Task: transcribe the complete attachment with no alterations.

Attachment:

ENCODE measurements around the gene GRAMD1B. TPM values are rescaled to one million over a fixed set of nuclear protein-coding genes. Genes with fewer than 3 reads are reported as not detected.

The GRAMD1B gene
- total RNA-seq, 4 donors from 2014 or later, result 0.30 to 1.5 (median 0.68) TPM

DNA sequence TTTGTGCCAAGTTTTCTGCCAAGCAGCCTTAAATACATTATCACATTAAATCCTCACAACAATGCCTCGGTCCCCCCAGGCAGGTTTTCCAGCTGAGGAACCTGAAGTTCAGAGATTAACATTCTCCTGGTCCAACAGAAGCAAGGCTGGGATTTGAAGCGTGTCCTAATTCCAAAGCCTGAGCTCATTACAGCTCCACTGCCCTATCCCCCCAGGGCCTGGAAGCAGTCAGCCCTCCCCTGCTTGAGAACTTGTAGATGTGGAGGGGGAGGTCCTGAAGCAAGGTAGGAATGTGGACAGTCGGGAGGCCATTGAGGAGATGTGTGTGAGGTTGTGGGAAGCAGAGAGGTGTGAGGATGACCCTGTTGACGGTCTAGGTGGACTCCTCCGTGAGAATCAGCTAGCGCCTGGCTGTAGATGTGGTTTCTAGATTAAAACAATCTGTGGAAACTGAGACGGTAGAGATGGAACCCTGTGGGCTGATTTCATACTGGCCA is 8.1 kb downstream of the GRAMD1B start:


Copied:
ENCODE measurements around the gene GRAMD1B. TPM values are rescaled to one million over a fixed set of nuclear protein-coding genes. Genes with fewer than 3 reads are reported as not detected.

The GRAMD1B gene
- total RNA-seq, 4 donors from 2014 or later, result 0.30 to 1.5 (median 0.68) TPM

DNA sequence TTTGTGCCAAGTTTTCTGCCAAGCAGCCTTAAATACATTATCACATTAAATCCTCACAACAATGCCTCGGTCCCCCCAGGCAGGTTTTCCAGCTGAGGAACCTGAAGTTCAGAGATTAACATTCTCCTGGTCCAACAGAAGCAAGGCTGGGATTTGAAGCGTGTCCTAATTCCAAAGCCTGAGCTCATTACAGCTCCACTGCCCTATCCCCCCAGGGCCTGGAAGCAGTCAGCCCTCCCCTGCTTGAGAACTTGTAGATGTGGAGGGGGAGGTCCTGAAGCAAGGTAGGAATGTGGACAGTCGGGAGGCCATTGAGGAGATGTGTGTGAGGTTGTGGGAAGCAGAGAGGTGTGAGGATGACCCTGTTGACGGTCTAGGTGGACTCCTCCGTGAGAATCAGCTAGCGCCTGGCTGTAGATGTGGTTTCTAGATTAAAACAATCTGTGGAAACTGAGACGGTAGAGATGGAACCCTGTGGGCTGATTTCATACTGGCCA is 8.1 kb downstream of the GRAMD1B start: